With some conflicts, you may need to just advise your team member on how to resolve the dispute without you getting involved. In others, you may need to sit the client and the member of your team down and mediate between them. It will depend on how far the conflict has gone and how significant its implications are.
3. Normalize compromise
A sure way to safeguard your team from being wracked by conflict is to normalize compromise and change. Help your team alter choices to accommodate clients. This way when conflict arises with a client, your team members will be able to negotiate and meet the client halfway.
Compromising can happen by allowing the client to have their way in one aspect of the event so that you can have your way in another. Conflict resolution can also be a matter of merging both suggestions and blending with your way with the client’s way.
4. Be prepared to make the necessary moves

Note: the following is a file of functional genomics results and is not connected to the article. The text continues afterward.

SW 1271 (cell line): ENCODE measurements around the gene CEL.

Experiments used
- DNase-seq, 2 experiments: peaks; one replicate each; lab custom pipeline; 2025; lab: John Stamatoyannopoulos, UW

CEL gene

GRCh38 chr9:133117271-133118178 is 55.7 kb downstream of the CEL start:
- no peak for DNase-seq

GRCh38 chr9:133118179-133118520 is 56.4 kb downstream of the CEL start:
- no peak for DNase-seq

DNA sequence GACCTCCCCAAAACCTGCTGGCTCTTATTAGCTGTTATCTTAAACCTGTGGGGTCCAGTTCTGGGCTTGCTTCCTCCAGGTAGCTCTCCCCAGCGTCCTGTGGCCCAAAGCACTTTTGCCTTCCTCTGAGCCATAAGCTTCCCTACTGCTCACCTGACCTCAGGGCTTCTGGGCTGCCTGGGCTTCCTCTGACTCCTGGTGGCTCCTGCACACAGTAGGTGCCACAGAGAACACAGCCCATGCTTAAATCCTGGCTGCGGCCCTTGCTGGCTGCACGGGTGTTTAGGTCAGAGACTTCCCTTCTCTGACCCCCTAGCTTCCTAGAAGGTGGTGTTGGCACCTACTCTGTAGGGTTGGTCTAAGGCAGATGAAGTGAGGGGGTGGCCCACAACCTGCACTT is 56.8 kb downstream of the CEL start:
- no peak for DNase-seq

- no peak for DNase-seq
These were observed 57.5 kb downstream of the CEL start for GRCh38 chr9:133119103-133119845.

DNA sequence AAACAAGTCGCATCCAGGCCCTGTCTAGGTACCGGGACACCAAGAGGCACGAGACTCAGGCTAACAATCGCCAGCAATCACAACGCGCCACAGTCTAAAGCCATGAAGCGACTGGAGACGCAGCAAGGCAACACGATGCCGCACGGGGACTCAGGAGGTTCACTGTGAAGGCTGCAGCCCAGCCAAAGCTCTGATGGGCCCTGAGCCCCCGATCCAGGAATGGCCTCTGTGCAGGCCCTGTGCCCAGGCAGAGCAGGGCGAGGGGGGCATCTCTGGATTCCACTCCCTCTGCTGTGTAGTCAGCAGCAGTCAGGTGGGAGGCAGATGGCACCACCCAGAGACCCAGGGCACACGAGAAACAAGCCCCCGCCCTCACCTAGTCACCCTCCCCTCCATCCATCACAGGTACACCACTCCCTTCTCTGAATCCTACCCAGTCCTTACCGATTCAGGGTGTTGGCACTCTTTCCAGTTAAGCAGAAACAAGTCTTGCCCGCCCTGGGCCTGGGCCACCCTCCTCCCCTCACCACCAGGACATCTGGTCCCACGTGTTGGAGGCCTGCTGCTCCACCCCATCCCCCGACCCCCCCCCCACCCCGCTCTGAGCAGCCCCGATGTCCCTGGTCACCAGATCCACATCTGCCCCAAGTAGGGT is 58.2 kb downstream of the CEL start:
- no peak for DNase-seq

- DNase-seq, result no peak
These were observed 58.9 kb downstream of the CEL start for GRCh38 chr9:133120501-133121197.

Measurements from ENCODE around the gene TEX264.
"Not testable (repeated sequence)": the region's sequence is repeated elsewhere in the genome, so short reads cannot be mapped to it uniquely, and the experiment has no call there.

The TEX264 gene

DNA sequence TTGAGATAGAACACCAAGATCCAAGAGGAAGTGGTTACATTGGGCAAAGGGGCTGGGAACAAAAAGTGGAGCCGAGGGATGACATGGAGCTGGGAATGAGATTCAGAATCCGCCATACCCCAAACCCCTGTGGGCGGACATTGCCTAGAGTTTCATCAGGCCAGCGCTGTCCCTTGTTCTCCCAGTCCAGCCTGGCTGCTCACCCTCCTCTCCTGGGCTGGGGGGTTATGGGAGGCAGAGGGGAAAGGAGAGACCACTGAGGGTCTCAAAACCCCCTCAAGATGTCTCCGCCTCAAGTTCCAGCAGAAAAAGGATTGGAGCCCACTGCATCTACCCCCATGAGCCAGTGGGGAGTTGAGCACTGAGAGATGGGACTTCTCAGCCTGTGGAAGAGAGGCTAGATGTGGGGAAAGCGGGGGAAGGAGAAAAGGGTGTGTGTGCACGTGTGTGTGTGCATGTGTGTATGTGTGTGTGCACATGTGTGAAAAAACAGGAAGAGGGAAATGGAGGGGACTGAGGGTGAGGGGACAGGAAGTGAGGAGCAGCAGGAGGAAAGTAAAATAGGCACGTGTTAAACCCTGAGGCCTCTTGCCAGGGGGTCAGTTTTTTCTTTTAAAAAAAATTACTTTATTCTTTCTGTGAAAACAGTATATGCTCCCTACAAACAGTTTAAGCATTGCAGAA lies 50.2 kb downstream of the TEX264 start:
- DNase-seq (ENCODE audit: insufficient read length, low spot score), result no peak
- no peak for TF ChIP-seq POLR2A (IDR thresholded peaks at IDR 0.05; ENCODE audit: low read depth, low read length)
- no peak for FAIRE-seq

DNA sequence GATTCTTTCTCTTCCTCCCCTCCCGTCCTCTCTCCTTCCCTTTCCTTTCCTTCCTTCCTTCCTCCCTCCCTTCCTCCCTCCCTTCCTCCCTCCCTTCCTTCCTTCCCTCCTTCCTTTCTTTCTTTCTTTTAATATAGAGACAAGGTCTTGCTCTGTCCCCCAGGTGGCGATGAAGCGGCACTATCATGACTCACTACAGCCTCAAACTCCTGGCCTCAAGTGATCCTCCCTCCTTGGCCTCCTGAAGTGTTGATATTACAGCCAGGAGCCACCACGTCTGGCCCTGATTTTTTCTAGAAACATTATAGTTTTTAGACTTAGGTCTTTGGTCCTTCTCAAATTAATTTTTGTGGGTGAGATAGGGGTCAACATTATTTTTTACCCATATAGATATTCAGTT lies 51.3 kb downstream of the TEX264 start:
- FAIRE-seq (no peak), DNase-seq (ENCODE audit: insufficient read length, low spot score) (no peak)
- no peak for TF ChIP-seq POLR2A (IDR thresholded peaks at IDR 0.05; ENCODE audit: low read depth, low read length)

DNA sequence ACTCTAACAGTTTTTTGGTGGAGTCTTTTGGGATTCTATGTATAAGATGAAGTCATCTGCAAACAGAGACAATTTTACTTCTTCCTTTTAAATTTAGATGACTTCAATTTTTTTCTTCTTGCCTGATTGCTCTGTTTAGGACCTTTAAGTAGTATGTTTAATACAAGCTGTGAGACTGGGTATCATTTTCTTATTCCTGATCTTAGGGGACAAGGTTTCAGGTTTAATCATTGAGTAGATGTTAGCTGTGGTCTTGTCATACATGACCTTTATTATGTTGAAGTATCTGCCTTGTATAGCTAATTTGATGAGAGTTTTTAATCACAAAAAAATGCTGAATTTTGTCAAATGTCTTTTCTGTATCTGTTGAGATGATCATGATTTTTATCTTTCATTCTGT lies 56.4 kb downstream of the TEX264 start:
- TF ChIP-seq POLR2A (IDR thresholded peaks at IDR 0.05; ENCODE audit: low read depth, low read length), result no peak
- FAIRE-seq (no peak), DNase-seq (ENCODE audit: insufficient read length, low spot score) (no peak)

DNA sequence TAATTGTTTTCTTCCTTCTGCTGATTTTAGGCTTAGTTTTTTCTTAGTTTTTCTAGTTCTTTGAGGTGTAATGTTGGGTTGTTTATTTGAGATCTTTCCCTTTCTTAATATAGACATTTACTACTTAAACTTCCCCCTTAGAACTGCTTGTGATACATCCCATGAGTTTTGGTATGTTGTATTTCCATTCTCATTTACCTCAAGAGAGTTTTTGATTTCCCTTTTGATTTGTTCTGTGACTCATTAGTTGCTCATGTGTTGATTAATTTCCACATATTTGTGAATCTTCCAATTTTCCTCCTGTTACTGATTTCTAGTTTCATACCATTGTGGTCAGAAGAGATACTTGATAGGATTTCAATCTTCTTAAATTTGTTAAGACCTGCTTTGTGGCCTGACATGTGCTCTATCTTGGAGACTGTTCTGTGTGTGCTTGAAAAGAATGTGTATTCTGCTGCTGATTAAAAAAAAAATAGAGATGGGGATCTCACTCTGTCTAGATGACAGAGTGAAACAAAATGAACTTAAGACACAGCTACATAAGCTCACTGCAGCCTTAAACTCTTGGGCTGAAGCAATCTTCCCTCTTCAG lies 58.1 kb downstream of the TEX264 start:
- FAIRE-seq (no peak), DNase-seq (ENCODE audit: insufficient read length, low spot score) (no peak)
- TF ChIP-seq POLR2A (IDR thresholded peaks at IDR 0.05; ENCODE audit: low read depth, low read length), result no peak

Conflict resolution with a client may be as simple as sitting them down to a conversation and reaching a reasonable compromise. However, if the conflict persists, you may need to make changes like reshuffling your team to make the client happy.
In the extreme case, you may need to pass the client on to another event planner if you feel like they cannot work with you and your team.
5. Keep a detailed paper trail
You may have a conflict resolution meeting with a client and think you have reached an agreement and later find that the client believes something different. Make sure that you or someone in your team takes detailed notes during conflict resolutions and records what everyone says. Also, in the case of letting a client go or dismissing someone in your team, you will need the paperwork if there is a labor law case.
Pro-tip: ThymeBase’s event planning software has an activity tracker that automatically keeps a paper trail of all comments, task progress, and more.
Pre-Emptive Conflict Resolution
The best way to solve conflict is by avoiding it entirely. In stressful instances of your event planning and execution, it can help you to alert your team so that they can approach the situation with calm. It is much better to spot potential areas where there can be clashing and address them before going further with the event. However, when conflict inevitably happens, use it as a lesson to bring your team together and avoid future pitfalls.